Last week the Scottish Parliament backed a Green MSP amendment (1) which supported raising £100 million extra for public services by tweaking the council tax bands of those who can most afford it. The amendment also, however, put on record the serious concerns about the council tax expressed across the political parties, local government itself and the public service unions.
East Kilbride Green campaigner, Kirsten Robb, said
“Whilst this change was better than nothing, it is a drop in the ocean compared to the cuts facing local services, cuts that a recent study confirmed affect the most vulnerable to the greatest extent. In South Lanarkshire, for example, people have told us about advocacy services being cut and crisis funds running out fast. Local council offices and community facilities like libraries are being centralised or closed too. This cannot go on and that is why I was pleased the Greens, SNP and Labour agreed with Green MSP Andy Wightman's amendment to continue work to find a replacement to council tax that addresses the issues identified in the local tax commission, like local accountability and fairness (2). As Greens, committed to local services and local democracy, we will continue to hold the government's feet to the fire on this.”
- Amendment as agreed in the name of Andy Wightman MSP: That the Parliament agrees that the Council Tax (Substitution of Proportion) (Scotland) Order 2016 [draft] be approved but, in so doing, regrets that the Scottish Government’s proposals for Council Tax reform undermine the principle of local accountability and autonomy and fail to address a number of issues identified by the Commission on Local Tax Reform; notes the opportunities to remedy this during the current session of Parliament, and considers that there should be further discussions by all parties to seek to establish an enduring system of local government finance.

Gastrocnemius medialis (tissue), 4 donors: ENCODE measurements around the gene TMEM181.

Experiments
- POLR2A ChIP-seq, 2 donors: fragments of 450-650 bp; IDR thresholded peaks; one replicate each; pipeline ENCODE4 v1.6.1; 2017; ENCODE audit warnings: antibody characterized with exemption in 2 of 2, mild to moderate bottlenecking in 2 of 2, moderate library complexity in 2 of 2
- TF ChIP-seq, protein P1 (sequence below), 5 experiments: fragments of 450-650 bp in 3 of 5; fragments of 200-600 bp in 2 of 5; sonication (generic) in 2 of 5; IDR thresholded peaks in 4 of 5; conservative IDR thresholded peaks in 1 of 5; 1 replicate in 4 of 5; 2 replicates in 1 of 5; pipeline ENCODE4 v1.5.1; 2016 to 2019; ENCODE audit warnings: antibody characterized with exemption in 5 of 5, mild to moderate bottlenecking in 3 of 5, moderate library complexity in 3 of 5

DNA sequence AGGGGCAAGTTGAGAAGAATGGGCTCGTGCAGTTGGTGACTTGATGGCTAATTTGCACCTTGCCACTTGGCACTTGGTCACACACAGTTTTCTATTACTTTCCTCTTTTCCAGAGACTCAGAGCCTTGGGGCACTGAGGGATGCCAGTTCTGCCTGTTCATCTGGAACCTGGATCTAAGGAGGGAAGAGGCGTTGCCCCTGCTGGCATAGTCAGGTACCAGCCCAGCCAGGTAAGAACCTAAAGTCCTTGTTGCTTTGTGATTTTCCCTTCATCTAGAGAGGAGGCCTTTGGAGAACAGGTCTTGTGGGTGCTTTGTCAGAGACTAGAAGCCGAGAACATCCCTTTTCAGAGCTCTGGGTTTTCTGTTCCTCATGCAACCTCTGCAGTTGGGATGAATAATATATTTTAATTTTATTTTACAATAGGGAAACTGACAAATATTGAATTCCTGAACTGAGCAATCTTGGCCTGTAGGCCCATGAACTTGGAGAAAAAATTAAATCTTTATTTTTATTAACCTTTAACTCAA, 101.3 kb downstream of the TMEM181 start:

- The cross-party Commission on Local Tax Reform, was established by the Scottish Government and also involved COSLA, the Greens, Labour and the Liberal Democrats (the Tories refused to take part). Its remit was to examine alternatives that would deliver a fairer system of local taxation. Its central recommendation was for the council tax to end.Council tax is based on valuations more than a quarter of a century old. Most households are in the wrong band. Properties in the highest band are worth, on average, 15 times those in the lowest, but they pay only three times as much. Last year, Greens proposed changes to local taxation as short-term, emergency measures to reverse the cuts imposed on Scotland by the UK Government. Achievable immediately, these would have raised as much extra revenue as Labour’s 1p income tax plan, but without the implausible requirement of setting up an entirely new rebate mechanism in the space of a few weeks.